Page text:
Millions of Americans defend their decisions to minimize their tax obligations, saying they are simply taking advantage of existing, unfair loopholes in tax laws. “I may disagree with the law, but as long as it lets me legally reduce my tax burden, I’m going to take it.” I am among those Americans who continue to use that justification for securing our affluence. This morning, I read a book review that caused me to begin thinking much more deeply about the morality of “living by the letter of the law.” The book, entitled Poverty, by America, was written by Matthew Desmond, a Princeton sociologist and author of several other books (Evicted: Poverty and Profit in the American City; Race in America; The Racial Order; and others). According to the book review, Desmond argues persuasively that the U.S. has more poverty than any other advanced democracy because the rest of us benefit from that embarrassing fact. He advances the argument that expenditures on our social programs direct most of their benefits to those who need them least. He argues that understanding the roots of intractable poverty requires us to examine not only the uber-rich who benefit from obscenely favorable opportunities to take advantage of public policy loopholes. Instead, we must look at “ourselves… we the secure, the insured, the housed, the college educated, the protected, the lucky.” Desmond does not suggest the average American beneficiary knowingly and willfully takes advantage of and perpetuates policies that keep people in poverty (though I think some of the recipients of the greatest financial benefits are, indeed, aware of what they are doing). One solution—perhaps the only one that might truly solve the dilemma—is for Americans to join together to become poverty abolitionists.  For that to happen, hearts and minds must change. People like me must not only willingly give up tax benefits and governmental subsidies, we must aggressively demand massive changes in policies so that will erode entrenched poverty. Until we take actions to do that, we will be complicit in the perpetuation of poverty. The book review caused me to look at my own complicity in the problem. I plan to read the book. That might be even more sobering.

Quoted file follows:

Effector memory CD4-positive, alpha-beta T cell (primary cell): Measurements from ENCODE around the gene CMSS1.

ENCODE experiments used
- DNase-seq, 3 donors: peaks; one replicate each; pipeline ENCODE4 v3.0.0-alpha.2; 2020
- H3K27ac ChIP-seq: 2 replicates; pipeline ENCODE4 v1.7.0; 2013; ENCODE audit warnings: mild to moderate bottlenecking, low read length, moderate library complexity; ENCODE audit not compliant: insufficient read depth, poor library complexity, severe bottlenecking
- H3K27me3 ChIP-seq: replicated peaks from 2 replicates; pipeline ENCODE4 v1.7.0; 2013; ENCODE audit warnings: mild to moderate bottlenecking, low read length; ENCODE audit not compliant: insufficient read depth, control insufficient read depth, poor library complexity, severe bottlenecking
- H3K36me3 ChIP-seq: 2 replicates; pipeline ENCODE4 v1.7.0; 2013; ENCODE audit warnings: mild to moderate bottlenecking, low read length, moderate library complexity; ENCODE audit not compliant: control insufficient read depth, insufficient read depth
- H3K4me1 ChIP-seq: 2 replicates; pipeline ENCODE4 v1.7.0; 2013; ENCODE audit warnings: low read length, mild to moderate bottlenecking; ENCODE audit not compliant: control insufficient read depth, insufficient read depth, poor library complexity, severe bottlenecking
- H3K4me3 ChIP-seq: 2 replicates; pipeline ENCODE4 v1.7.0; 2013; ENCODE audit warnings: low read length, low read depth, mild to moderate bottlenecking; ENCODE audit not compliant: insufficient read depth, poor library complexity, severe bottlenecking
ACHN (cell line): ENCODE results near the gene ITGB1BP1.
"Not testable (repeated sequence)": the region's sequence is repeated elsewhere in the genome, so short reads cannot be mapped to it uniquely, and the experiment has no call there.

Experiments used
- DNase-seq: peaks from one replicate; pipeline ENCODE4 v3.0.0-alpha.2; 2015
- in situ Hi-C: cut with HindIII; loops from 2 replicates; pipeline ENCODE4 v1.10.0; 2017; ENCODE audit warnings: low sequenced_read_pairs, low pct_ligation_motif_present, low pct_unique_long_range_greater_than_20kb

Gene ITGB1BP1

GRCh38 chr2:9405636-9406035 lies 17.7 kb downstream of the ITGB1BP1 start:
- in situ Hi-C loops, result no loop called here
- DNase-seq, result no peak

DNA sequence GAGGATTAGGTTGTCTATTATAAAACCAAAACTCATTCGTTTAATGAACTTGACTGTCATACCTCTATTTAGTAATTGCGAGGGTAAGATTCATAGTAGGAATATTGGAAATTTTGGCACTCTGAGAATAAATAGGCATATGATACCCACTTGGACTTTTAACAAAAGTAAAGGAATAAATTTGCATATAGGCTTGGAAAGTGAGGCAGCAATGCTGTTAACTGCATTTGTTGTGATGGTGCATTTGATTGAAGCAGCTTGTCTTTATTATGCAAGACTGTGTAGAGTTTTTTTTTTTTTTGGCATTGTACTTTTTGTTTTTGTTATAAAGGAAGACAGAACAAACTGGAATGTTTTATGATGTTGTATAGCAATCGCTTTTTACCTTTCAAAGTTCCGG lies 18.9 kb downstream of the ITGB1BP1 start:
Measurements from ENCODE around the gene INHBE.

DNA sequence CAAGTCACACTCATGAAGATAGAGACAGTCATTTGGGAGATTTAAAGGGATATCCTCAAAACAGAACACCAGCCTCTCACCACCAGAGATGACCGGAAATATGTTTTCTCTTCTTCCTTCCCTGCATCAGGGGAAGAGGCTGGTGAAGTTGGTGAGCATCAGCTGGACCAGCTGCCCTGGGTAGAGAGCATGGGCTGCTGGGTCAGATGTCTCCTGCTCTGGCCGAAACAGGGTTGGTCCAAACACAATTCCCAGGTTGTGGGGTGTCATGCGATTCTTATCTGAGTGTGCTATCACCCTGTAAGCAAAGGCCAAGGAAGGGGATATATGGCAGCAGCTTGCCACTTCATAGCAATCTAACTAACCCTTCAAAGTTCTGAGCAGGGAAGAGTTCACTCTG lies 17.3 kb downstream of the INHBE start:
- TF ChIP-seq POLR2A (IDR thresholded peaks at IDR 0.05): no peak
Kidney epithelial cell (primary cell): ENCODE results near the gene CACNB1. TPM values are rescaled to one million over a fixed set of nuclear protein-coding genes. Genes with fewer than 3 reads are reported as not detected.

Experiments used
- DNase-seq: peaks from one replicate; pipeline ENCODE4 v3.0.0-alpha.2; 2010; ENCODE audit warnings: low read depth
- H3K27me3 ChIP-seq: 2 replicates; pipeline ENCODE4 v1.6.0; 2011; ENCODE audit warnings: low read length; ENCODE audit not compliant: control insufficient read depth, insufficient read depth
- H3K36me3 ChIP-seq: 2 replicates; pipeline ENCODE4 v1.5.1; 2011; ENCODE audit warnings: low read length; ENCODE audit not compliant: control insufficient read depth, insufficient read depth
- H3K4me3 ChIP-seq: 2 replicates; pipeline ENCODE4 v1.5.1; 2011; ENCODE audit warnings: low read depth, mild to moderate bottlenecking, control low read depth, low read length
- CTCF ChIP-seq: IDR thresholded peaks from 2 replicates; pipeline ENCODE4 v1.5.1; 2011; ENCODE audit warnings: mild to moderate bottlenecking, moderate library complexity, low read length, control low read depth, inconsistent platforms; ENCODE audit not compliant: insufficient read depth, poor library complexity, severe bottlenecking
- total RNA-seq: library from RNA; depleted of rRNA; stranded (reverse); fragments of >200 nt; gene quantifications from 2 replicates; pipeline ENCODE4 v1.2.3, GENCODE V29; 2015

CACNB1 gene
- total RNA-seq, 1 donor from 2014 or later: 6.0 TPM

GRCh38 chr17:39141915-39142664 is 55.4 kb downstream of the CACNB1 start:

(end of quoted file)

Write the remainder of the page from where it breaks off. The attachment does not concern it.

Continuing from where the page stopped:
French President Emmanuel Macron’s decision to push through legislation to increase the retirement age in France from 62 to 64 has set off a firestorm of sometimes violent and destructive protests. The news I have read so far has not answered some important questions about the legislation, such as 1) at what point would the change take effect?; 2) would people close to the lower retirement age be subject to the change?; and 3) what are Macron’s arguments in support of making the change at any specific time, rather than waiting until some point in the future? I have plenty more questions that short snippets of “news” do not even begin to answer. In fact, the “news” I have read so far is abysmally uninformative; it is as if the writers/editors had places to go when given the assignment to deal with the story and, therefore, whizzed through it as quickly as possible so they would not be late for their dates. But I have to take responsibility for my ignorance; I cannot lay all the blame on journalists. It is up to me to do my own investigation into the matter if it is sufficiently important/interesting to me. Yet I have gotten used to being spoon-fed the “news” and, therefore, have almost forgotten that I have a responsibility to think for myself and explore issues for myself. More sobering stuff. Nikki Haley, recently announced candidate for the Republican nomination for president in the 2024 election, has suggested changing the retirement age for people who are now in their twenties. As much as I find most of Haley’s positions offensive, I think she is showing some bravery in suggesting changes to a system so deeply entrenched in the American psyche. Yet most of the people who share my political perspectives will almost certainly attack Haley for even considering the possibility of making any changes; back to Matthew Desmond’s arguments, we bristle at anything that could impact the more affluent among us. I will be the first to admit that a deep, deep, deep analysis of Social Security, Medicare, and the taxes that fund them must be conducted before any changes are made. We need to find the truth about how and whether taxes collected for those programs have been/are being siphoned off to fund other governmental activities and programs. But the idea that ANY governmental program is absolutely untouchable is, in my view, absurd. Life is all about change; some positive and valuable, some negative and harmful. We need to truly understand the effect of change and alternatives available to us…and their positive effects and their potentially harmful impacts. Ach! I’ve gone off course again.